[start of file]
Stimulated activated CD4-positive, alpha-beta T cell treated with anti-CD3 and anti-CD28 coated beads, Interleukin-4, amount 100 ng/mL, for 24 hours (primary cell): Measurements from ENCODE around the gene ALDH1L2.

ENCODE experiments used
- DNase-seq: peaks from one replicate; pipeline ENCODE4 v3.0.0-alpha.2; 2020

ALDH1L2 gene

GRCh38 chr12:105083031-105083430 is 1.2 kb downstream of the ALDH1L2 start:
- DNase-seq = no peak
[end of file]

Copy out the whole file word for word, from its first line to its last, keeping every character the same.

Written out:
Stimulated activated CD4-positive, alpha-beta T cell treated with anti-CD3 and anti-CD28 coated beads, Interleukin-4, amount 100 ng/mL, for 24 hours (primary cell): Measurements from ENCODE around the gene ALDH1L2.

ENCODE experiments used
- DNase-seq: peaks from one replicate; pipeline ENCODE4 v3.0.0-alpha.2; 2020

ALDH1L2 gene

GRCh38 chr12:105083031-105083430 is 1.2 kb downstream of the ALDH1L2 start:
- DNase-seq = no peak